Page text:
30 Comments
May 21Liked by Joe Mayall

Socialism is when things I don’t like exist. Checkmate liberal

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author

lol. You kid, but some people actually think that.

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May 21Liked by Joe Mayall

Oh I’m well aware.

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May 22Liked by Joe Mayall

Lol...Capitalism is when thing I don't like exist. It's like a mirror.

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Insightful comment

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May 21Liked by Joe Mayall

If people couldn’t have IPhones under a Socialist government that would be a good thing.

If people, for whatever reason, couldn’t buy things, that would be fine. There is entirely too much gack in the world, ie manufactured crap no one needs that give a simulacrum of “pleasure” for about 5 minutes and then end up in a landfill.

I was recently in Denmark which is more Socialist than most countries. The elderly are well taken care of, quality medical care is available, education is free through PhD programs. There is plenty of free enterprise and capitalism. I saw one down and out drunk in Copenhagen and no homelessness. The citizens seemed happy, healthy, appropriately dressed, working, and housed. If this is Socialism, sign me up.

If we must have governments, then their only duty is to work tirelessly to make the citizens happy and healthy.

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May 22Liked by Joe Mayall

Denmark is still capitalist and relies on the exploitation of the global south. That’s not a good example of socialism. Don’t conflate different culture to a different overall economic model. Like they’re a social democracy which strives to preserve the existence of wealth being under the majority control of the capitalist owning class. That’s a dangerous concept to leave untouched.

We can still have iPhones (or a socialist equivalent) under socialism. Technology is important but we need to ensure that the economic model that helps produce it doesn’t exploit people and resources to do it.

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May 22Liked by Joe Mayall

I stand corrected.

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May 22Liked by Joe Mayall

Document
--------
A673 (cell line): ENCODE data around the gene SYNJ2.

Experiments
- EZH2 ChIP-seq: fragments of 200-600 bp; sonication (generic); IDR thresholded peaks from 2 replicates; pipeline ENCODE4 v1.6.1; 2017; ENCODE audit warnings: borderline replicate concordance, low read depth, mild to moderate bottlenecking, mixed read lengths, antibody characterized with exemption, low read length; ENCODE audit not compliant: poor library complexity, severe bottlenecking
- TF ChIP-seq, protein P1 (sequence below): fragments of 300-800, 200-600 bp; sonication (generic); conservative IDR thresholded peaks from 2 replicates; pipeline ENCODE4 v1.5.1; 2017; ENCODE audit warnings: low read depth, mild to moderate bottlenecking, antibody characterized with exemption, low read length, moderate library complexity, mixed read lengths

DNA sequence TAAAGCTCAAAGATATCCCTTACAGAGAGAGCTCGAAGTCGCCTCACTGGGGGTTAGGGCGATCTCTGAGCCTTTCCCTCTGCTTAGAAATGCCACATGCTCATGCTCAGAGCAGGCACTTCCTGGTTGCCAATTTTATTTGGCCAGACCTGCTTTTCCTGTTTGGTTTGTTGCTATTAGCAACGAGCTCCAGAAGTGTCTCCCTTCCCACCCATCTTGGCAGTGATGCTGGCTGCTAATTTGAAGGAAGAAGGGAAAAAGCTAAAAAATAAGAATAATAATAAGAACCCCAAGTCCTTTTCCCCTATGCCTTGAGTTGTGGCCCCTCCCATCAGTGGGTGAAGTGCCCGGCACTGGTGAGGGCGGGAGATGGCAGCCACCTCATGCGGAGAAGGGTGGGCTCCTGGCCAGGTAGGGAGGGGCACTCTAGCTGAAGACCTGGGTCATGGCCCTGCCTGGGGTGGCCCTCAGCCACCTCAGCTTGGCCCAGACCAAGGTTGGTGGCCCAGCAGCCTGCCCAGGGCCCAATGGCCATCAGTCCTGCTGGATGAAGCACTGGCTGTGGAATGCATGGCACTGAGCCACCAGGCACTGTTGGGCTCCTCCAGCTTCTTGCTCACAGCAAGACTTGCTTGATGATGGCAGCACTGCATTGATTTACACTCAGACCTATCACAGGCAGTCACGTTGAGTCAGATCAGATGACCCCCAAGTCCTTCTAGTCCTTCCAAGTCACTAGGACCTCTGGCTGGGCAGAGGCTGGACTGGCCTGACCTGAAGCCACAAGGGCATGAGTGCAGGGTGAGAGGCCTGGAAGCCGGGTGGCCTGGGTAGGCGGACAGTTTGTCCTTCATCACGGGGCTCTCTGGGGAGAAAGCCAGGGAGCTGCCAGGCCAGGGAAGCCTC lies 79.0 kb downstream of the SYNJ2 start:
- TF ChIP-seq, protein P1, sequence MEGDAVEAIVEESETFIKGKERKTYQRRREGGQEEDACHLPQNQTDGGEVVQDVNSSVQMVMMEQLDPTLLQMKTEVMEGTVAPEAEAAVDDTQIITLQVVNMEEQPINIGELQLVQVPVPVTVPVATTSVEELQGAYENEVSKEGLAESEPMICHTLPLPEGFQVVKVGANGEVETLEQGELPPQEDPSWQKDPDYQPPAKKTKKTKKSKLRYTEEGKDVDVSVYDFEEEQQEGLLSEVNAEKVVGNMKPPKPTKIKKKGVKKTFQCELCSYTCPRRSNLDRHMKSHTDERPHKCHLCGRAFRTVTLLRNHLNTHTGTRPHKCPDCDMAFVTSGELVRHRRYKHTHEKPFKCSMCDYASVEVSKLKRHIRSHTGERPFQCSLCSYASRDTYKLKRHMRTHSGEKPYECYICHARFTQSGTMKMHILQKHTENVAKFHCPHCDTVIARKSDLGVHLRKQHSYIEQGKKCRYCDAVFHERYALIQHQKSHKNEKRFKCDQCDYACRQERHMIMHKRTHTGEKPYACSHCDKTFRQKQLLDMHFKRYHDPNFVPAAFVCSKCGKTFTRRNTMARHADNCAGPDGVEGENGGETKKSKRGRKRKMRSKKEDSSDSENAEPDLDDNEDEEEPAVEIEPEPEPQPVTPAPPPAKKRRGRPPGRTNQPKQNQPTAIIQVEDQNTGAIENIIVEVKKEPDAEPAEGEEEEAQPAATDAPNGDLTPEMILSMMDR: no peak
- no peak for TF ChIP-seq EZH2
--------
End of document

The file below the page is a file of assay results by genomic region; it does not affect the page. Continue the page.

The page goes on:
I mean that’s fine! I would look up leftist arguments against social democracy because while initially it can be enticing and definitively the most beneficial form of capitalism, it is still capitalism.

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China is the most economically and politically decentralized country on the Earth. The USA has had private sector central planning for decades, previously it was decentralized, this began to change in the 1930s but didn't change by much until the 1970s. Cosmically ironically, China more closely resembles the American Old Republic than contemporary America does.

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I'm not knowledgable enough about China's economy to fully recognize what you're saying. Could you elaborate on "China is the most economically and politically decentralized country on the Earth"?

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Hi! Sure! First, let's start with Fiscal. As you can see from the apt quote from a research paper below, China has the inverse of America and most other nations in fiscal power/responsibility distribution. In China, it’s the bottom levels of government that spend the most (and, crucially, the revenue is actually raised at that level, not transferred from the center, therefore it’s THEIR MONEY, so they have much more control than if it’s transferred in a managed and overseen way). Then, the regional governments are second most, and the national level governments are the least:

“China remains, by quantitative measures, among the most decentralized political systems in the world. Local governments — starting at the provincial level and working down to prefectural, county, township, and village governments — account for 50 percent of government revenue and almost 85 percent of expenditures. In Organisation for Economic Co-operation and Development countries, the averages are 20 and 33 percent, respectively. China’s central government commands just 15 percent of total government expenditure, compared to the Organisation for Economic Co-operation and Development average of 66 percent.” (Zielinski, 2023)